For many organizations, understanding how to support a legacy ERP is one of the most important endeavors they undertake.
Back-office business functions depend on a properly working ERP software system. If business and IT leaders decide to continue using a legacy ERP, they must take the right approach or risk security issues and disruption.
Here are some best practices companies can implement to support their legacy ERP and get the most out of their software.
1. Hire in-house SMEs
Subject matter experts (SMEs) are crucial resources for companies using a legacy ERP system. They can support escalation of ERP issues and provide insights into optimizing processes and workflows within the context of the legacy ERP. These SMEs are generally users who are knowledgeable about both the company and the ERP software.
Companies without in-house SMEs usually rely on their ERP vendor for help, and the vendor may not understand the organization's specific workflows and use cases.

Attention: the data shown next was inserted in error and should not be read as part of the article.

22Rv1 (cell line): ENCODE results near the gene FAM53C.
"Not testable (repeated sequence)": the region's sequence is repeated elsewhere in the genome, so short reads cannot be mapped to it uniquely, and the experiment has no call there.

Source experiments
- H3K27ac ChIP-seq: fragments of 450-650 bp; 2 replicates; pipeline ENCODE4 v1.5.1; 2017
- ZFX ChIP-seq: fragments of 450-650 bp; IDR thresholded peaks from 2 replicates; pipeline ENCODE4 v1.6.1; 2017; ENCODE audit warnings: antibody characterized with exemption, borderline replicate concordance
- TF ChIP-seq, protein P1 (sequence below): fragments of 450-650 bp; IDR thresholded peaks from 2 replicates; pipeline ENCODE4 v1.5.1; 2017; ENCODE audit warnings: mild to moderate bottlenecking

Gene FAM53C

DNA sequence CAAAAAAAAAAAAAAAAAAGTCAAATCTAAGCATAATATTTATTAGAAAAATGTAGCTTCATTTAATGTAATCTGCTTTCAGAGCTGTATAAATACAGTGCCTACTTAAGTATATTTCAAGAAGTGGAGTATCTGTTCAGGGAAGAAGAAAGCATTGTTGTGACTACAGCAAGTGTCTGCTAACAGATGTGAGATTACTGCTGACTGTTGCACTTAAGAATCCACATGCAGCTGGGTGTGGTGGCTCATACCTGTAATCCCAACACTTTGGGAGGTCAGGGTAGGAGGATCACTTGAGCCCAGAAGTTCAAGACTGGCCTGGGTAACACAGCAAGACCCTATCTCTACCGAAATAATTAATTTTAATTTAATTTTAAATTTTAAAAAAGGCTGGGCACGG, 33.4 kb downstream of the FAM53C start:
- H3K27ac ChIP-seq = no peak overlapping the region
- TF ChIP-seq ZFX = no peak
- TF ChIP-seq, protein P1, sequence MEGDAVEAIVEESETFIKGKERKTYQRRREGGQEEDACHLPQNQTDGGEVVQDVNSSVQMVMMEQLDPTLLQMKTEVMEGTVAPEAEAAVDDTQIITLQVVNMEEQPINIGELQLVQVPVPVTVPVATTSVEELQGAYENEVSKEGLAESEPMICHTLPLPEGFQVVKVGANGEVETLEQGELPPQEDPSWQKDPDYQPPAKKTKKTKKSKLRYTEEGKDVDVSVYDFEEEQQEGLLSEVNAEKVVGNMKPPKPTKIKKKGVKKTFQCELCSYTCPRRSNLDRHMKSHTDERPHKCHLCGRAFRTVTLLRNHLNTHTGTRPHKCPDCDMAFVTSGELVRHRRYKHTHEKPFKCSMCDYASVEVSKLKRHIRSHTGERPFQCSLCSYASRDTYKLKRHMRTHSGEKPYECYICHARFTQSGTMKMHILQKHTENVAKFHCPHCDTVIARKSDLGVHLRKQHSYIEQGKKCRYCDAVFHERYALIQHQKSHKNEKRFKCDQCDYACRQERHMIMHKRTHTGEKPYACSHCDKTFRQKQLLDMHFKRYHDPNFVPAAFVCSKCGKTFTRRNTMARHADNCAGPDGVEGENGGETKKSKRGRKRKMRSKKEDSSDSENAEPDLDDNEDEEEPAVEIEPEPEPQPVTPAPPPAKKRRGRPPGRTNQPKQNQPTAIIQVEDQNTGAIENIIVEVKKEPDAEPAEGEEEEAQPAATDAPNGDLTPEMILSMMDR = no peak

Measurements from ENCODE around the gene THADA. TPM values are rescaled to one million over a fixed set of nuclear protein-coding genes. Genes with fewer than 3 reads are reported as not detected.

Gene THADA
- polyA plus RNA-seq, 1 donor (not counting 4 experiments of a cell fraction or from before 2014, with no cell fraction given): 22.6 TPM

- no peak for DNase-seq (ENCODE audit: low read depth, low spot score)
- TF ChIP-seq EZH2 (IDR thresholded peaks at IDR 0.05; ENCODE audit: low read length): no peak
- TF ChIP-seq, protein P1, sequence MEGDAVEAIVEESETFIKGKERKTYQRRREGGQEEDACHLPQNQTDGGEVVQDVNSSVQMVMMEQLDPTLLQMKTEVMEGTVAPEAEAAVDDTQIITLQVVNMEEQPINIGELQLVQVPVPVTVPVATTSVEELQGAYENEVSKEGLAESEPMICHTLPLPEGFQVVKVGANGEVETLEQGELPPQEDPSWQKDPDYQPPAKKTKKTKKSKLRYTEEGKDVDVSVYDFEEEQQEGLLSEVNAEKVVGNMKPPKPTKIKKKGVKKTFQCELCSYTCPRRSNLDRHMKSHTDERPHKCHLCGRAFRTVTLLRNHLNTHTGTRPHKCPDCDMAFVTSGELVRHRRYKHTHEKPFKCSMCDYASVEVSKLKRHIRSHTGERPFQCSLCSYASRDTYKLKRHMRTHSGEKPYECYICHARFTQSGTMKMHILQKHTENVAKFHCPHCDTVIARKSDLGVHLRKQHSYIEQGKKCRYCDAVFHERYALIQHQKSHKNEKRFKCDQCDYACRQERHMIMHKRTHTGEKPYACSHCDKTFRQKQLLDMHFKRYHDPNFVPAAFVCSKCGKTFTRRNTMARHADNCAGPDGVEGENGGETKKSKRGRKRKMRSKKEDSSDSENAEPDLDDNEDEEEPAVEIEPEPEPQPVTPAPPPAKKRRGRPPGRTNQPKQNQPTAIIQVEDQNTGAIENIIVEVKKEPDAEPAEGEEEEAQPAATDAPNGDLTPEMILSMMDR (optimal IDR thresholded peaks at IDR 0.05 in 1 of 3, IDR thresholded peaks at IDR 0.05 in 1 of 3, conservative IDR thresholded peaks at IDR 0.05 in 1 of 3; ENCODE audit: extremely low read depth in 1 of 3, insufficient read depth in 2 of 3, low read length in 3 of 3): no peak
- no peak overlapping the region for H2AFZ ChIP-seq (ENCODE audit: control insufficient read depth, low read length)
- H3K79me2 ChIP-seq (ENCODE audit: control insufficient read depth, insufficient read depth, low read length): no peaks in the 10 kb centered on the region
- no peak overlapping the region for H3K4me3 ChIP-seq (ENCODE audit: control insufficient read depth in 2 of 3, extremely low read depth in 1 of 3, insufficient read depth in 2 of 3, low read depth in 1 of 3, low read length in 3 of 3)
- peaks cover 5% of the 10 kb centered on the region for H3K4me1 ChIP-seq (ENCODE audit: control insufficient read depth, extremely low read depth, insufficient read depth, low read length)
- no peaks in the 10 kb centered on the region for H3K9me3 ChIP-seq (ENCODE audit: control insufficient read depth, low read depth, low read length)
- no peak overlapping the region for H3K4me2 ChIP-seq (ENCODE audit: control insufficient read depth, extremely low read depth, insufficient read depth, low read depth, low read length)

2. Create well-defined processes and SOPs
One of the most common legacy ERP issues is data errors, which sometimes occur because of users' mistakes. Lack of training can cause users to make data errors, and the high employee turnover because of the current labor shortage can lead to inadequately trained new employees.
Consider including end-to-end training on all key ERP activities as part of onboarding. Providing new employees with standard operating procedures (SOPs) and training material so they can refer to it later could also reduce ERP user error.
3. Implement vendor-recommended updates
Just like any other software tool, an ERP system needs frequent patches and updates so a vendor can deploy fixes for system issues or performance problems. Keep up with ERP updates so the system runs as well as possible.
Upgrading to the latest software version is also important because it ensures the system is compatible with other software changes, like server OSes.
4. Maintain an ERP vendor support agreement
Some companies allow their legacy ERP vendor support agreement to lapse because leaders want to avoid updates and upgrades, believing they will be costly and disruptive. But an ERP bug or system error may occur that only the vendor can solve. Retain a support and maintenance agreement so this resource is available during a crisis.
5. Implement ERP add-ons
Add-ons could alleviate some of the legacy ERP system's limitations and address some of the resulting business challenges.
For example, an electronic data interchange (EDI) provider could integrate an existing system with an external one, enabling the two to exchange data. An EDI exchange provider would eliminate the need for employees to enter data into multiple systems.